(London, January 4, 2007) In this week's cover story, TIME's Michael Duffy reports that President Bush's expected plan to propose a surge in the number of U.S. forces in Iraq for a period of up to two years is being met with a cool response from generals in Iraq and skepticism by Congressional Republicans.
A senior official tells TIME that the plan, expected to be announced next week, could call for "about 20,000 troops," and maybe more, to be in place within months. Duffy writes that the irony is that while the generals would have liked more troops in the past, they are cool to the idea of sending them now. The joint chiefs of staff have hinted that they would back a surge only if the goals and the goalposts are explicit. "We would not surge without a purpose," said Army Chief Peter Schoomaker. "And that purpose should be measurable."
Duffy reports that, whether Bush intends it that way or not, a surge is probably his last stand, and that many in the military assume privately that a muscular-sounding surge now is chiefly designed to give Bush the political cover to execute a partial withdrawal on his terms later. Frederick Kagan, one of the chief architects of the surge idea, tells TIME, "We think that by bringing the level of violence down and bringing the level of Iraqi support up, we will be able to begin to hand over the country." Asked what happens if the surge fails, he adds, "If the situation collapses for some other reason loss of will in the U.S., say, or an unexpected Iraqi political meltdown, then the reduced violence will permit a more orderly withdrawal, if that becomes necessary, mitigating the effect of defeat on the U.S. military and potentially on the region."
Skepticism among Republicans about the President's thinking on Iraq has become reflexive. In recent weeks, Republican Senators Chuck Hagel, Richard Lugar, and Arlen Specter have made their discomfort with the proposal known. A senior aide to a G.O.P. Senator tells TIME that "requiring more troops without providing the goals or the message is a killer. It's a political killer." Duffy concludes that this is where the problem of the President's direction on Iraq only damages his cause in the long run. The White House imagines it is girding for battle against the Democrats and the naysayers who opposed the war in the first place. In fact, its fastest-growing problem is with Republicans who carried Bush's water on "stay the course" last fall.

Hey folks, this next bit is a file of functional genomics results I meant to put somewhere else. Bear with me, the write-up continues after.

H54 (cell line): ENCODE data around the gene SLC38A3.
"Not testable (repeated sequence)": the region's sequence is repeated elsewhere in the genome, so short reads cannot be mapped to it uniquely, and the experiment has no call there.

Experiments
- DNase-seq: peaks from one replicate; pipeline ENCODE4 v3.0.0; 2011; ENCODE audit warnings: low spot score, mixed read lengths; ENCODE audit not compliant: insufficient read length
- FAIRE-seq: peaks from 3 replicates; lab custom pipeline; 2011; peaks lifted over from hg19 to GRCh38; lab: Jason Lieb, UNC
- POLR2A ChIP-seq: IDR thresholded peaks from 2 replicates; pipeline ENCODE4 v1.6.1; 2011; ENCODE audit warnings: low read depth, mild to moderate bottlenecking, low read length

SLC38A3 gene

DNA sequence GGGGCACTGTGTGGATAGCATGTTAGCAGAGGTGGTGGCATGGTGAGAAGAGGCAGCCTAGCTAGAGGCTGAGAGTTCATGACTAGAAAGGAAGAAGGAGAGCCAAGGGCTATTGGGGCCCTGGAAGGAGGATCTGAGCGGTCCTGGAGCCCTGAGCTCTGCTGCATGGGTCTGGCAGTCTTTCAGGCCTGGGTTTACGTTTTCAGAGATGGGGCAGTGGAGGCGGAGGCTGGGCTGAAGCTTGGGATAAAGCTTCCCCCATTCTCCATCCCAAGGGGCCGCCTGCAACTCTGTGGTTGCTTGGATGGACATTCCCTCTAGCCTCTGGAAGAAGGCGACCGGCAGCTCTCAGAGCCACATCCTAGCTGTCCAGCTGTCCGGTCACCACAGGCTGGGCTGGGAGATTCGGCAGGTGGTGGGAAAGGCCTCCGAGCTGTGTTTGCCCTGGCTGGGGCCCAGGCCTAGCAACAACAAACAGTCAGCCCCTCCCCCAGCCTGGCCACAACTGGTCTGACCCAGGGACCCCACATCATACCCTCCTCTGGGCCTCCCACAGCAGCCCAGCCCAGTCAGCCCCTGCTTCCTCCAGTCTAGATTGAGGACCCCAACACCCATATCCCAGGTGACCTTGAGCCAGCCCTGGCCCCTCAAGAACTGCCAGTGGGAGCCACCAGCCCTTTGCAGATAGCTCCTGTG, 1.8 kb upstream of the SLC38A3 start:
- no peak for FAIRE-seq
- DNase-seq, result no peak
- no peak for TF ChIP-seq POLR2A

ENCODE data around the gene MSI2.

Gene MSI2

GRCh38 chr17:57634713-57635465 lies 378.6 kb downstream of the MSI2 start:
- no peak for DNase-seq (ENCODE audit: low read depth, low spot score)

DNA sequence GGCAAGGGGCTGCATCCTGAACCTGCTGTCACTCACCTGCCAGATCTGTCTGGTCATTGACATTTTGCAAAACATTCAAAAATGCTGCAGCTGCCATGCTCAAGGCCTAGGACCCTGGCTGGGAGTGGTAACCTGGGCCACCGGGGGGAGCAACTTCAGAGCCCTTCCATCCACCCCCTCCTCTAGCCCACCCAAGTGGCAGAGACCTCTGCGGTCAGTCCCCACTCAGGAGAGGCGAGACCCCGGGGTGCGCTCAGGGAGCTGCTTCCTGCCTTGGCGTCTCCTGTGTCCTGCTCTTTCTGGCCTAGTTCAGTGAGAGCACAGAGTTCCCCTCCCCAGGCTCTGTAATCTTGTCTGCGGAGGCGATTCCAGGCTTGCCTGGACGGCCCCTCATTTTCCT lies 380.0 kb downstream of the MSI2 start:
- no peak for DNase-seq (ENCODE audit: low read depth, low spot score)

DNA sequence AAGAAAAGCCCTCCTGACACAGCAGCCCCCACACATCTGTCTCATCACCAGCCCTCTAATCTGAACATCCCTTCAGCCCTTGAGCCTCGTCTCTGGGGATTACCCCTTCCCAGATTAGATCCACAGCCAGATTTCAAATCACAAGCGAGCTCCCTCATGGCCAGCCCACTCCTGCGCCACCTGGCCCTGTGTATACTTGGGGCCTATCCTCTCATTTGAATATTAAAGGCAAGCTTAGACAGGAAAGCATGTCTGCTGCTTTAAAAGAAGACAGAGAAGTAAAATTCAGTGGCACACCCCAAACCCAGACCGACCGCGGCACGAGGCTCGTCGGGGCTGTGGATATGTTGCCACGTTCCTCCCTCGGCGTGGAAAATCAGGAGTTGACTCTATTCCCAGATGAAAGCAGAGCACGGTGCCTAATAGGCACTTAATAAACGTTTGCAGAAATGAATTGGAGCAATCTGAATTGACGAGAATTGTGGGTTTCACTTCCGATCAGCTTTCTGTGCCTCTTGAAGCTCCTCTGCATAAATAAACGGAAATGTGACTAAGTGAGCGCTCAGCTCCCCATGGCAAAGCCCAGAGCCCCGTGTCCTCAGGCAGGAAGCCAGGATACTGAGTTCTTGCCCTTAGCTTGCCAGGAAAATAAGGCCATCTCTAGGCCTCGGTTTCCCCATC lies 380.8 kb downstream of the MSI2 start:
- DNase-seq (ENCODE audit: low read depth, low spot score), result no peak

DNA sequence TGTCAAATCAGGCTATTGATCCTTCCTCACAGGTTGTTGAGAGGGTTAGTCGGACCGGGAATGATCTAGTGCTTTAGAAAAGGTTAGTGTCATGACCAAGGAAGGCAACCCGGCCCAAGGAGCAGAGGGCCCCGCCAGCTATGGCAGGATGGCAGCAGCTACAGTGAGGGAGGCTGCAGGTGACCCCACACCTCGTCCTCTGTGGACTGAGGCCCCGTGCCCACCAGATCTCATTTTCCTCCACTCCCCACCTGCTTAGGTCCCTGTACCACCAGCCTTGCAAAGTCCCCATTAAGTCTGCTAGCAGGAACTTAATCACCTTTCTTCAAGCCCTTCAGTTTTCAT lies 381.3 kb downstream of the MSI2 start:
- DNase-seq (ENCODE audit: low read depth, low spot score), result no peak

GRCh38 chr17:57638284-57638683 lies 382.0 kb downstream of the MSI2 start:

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RICHARD STENGEL: TIME's New On-Sale Day, Friday TIME's managing editor, Richard Stengel, in a letter to readers, announces that this issue marks the arrival of TIME's new on-sale day, Friday. In addition, he describes a series of new, regularly-appearing features, including a history section penned by Niall Ferguson and others; a "Going Green" environmental column by Bryan Walsh; a revived Law section, with reporting by Reynolds Holding; and "The Power of One," a service and volunteer column kicked off by the revered economist Jeffrey Sachs. Stengel writes, "Today our print magazine and TIME.com are complementary halves of the TIME brand." In addition, on January 8, a very different TIME.com will feature a new design, 24/7 news coverage, and a host of new columns and blogs.
ALEX PERRY: In Somalia, A Fragile Hold On Power "Hussein Mohammed Aidid is still getting used to his transformation from warlord to Somalia's Deputy Prime Minister. But his assessment of the precarious hold the new government has on Somalia, after ousting an Islamist regime, is both candid and grim," writes TIME's Alex Perry. "The institutions of the T.F.G. [Transitional Federal Government] are very weak," Aidid says in an interview with TIME at his villa in Mogadishu. "It is a symbolic government. Permanence we do not have. We do not have institutions, we do not have a credible force. Unless [we receive outside assistance] quickly, we have no chance of building a nation."
INTERVIEW: 10 Questions For MAURICE LEVY Maurice Lévy, chief executive of Paris-based advertising giant Publicis, played quite the provocateur in 2006. With the $1.3 billion acquisition of American online ad company Digitas, he is leading his company into the increasingly important Internet market. And he co-authored a controversial report sharply critical of many of postindustrial France's economic policies. He recently talked policy and politics with TIME's Peter Gumbel. "The problem in France is that once you make an error it becomes a taboo. The wealth tax was a mistake, but you can't touch it in case it provokes negative reactions. The 35-hour workweek was also an error, but don't touch it. The right doesn't dare go back on decisions taken by the left," he told TIME.
SIMON ROBINSON: Heroes Are Only Human "We are unlikely to see Shane Warne's kind again. He is a phenomenon, unique, and it seems natural to recognize the fact that his passing will leave cricket fans the poorer. But it's more than just that. We love our greatest athletes because they remind us of what we are not: artful, instinctive, faultless. In their most sublime moments think a Nadia Comaneci routine, a Michael Jordan leap, a Tiger Woods swing, a Zinédene Zidane pass sportsmen and women seem to channel the divine, so perfect are their skills," writes TIME's Simon Robinson. "But when he finally goes when any of our heroes step down we are left with memories, highlights of former glories and all the blemishes, with none of the moments of genius. Retirement makes mortal."
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